Sesame Canyon Trail FAQ

Sesame Canyon Trail FAQ

April 18, 2019 by Jennifer

In recent weeks, there has been increasing interest in the Sesame Canyon Trail (herein referred to as the Sesame Canyon Social Trail since it has never been an authorized designated trail) as well as questions regarding plans to formally close, decommission, and actively restore the trail as part of ongoing efforts to protect the habitat of the threatened greenback cutthroat trout, which resides in neighboring Bear Creek. We wanted to be proactive in making sure the public has the correct information regarding the project.

To be clear, RMFI is a nonprofit environmental stewardship organization and is not the agency responsible for the management decisions and actions involving the Sesame Canyon Social Trail; this responsibility belongs to the U.S. Forest Service. However, for nearly a decade, RMFI has been working alongside the U.S. Forest Service and other partners to implement a wide variety of trail and restoration projects within the Bear Creek Watershed largely aimed at mitigating sedimentation into Bear Creek to protect the habitat of the greenback cutthroat trout.

Below are some answers to common questions we've been receiving as well as information for who you can contact to learn more. 

    1. Is the Sesame Canyon Social Trail open to the public?

    • The Sesame Canyon Social Trail is an illegal trail that was formally closed to the public on June 27, 2017 after the special order that closed the area to off-trail travel was signed (see Question 7 for links to these documents). The small section of trail that is owned and managed by the City of Colorado Springs (see Question 5) has always been closed to the public because the City mandates that all users stay on trail.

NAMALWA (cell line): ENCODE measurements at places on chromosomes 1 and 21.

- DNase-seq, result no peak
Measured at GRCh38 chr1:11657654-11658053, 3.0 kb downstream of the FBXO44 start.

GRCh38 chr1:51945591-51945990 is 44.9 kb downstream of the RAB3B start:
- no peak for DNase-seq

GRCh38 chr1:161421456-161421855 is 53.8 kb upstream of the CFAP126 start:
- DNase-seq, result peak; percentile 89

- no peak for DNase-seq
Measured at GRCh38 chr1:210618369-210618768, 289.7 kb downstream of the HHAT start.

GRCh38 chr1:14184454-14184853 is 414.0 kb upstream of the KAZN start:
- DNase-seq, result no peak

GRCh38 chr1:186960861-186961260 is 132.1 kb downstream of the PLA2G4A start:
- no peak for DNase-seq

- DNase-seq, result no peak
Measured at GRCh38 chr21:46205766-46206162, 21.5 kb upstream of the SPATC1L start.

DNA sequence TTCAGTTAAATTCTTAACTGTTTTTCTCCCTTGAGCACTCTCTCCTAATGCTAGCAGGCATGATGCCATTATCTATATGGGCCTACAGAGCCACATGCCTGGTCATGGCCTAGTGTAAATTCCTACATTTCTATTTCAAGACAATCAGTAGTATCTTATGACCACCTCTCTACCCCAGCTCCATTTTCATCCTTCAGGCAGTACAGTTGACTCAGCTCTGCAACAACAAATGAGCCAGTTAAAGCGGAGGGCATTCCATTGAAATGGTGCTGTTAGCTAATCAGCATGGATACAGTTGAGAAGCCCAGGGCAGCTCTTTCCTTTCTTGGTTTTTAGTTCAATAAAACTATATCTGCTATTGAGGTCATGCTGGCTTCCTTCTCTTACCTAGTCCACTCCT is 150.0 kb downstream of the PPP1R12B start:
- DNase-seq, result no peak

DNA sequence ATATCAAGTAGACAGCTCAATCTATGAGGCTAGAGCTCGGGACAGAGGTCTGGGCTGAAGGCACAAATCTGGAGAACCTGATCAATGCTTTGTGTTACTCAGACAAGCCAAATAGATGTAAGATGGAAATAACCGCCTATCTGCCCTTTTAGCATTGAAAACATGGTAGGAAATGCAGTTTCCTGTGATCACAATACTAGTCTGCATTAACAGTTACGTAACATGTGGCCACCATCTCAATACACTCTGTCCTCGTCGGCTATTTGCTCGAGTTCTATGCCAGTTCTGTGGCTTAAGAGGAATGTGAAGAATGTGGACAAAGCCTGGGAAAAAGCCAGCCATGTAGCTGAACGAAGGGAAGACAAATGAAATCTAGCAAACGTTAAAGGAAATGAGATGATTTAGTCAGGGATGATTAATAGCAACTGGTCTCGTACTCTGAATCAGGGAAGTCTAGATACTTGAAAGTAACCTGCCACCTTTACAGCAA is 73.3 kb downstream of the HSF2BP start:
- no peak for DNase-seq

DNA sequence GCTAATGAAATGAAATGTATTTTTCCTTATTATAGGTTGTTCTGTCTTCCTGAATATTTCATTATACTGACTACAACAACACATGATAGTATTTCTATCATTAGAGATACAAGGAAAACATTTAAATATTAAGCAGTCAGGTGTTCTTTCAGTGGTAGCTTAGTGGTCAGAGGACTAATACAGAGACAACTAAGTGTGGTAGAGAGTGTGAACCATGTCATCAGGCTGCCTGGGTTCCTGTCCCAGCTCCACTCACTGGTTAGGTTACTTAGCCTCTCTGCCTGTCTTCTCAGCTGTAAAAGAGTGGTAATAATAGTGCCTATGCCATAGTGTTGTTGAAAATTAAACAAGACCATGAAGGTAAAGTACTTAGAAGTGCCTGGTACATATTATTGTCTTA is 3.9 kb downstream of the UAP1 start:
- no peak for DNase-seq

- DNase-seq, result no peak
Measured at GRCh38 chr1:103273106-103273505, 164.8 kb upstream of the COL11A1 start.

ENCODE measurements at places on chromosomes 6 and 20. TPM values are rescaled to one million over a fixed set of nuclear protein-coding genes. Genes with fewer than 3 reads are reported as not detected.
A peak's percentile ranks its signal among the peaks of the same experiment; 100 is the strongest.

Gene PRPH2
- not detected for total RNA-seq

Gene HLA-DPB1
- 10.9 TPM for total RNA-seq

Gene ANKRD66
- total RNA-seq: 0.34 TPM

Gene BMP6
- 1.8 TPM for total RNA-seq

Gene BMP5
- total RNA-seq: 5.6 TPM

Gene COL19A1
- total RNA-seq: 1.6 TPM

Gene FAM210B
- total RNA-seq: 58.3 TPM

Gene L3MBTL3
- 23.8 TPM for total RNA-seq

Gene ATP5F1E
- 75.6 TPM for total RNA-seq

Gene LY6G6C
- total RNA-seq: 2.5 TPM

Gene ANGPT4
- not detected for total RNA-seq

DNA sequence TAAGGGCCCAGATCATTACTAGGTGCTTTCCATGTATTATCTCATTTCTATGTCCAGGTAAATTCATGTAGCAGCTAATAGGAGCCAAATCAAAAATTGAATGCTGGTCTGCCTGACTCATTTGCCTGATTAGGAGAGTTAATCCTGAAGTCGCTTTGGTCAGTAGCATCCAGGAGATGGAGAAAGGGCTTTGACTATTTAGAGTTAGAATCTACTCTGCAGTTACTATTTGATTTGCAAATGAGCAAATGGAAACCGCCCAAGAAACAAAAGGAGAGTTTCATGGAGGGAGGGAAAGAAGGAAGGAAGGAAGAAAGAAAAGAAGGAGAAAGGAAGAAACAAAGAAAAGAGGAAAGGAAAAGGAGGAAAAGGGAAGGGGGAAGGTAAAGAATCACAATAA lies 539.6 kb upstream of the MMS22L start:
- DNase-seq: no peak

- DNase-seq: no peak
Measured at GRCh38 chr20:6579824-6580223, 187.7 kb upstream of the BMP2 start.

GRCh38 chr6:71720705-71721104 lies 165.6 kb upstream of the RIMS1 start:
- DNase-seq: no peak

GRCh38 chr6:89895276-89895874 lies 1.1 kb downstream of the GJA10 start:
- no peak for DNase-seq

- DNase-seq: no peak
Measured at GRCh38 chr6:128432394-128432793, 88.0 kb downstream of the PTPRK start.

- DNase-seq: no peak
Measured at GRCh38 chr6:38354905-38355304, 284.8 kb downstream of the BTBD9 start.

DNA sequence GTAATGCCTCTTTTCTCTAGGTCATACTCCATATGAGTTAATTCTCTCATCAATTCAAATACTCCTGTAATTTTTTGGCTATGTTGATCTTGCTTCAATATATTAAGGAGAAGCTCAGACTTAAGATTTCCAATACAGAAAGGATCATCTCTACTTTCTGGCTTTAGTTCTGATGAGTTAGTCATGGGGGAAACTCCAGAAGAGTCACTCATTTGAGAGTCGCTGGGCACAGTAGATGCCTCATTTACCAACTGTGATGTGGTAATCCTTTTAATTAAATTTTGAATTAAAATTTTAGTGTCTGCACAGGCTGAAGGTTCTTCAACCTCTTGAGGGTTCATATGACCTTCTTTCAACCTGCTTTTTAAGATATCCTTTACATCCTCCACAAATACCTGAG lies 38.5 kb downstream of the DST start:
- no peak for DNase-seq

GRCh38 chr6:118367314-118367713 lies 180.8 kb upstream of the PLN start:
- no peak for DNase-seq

• The trail has always been an unauthorized/user-created trail. 

    2. Why is the trail closed?

    • The Sesame Canyon Social Trail is steep, eroded, unsustainable, and runs straight up the fall line. The trail and its drainage are located within the Water Influence Zone for Bear Creek and deposit sediment to a tributary of Bear Creek. As part of ongoing and legally-required efforts to protect the habitat of the threatened greenback cutthroat trout, this trail was formally closed to the public to prevent continued use, degradation, erosion, and sedimentation.

    3. Why are the greenback cutthroat trout so important and worth protecting?

    • The greenback cutthroat trout (Oncorhynchus clarkii stomais) is Colorado’s state fish. It is currently a Federally-listed threatened species under the Endangered Species Act. At present, the last remaining, naturally reproducing population of genetically pure greenback cutthroat trout inhabits just a 4-mile stretch of Bear Creek located west of Colorado Springs. It is believed there are only 750 adult species left in the wild. 

    4. Who manages the Sesame Canyon Social Trail? 

    • Approximately 90% of the Sesame Canyon Social Trail is located on land managed by the U.S. Forest Service. The first ~650 feet of trail from its intersection with High Drive is managed by the City of Colorado Springs.

    5. Is the trail going to be decommissioned and restored?

    • Yes. RMFI will be working with the U.S. Forest Service to close, decommission, and actively restore the Sesame Canyon Social Trail. The project is slated to begin in June 2019. The project will involve decompacting the trail surface, reseeding the area with native species, constructing and installing erosion control structures (check dams), and placing barriers (rocks, trees) to obstruct continued access to the area. 

    6. Does the U.S. Forest Service have any information on their website about the Bear Creek Watershed Restoration Project and Sesame Canyon? 

    • Yes, please click here to learn more. You can also read the Environmental Assessment Report here and the Final Decision Notice here

    7. Who can I speak with at the U.S. Forest Service to learn more?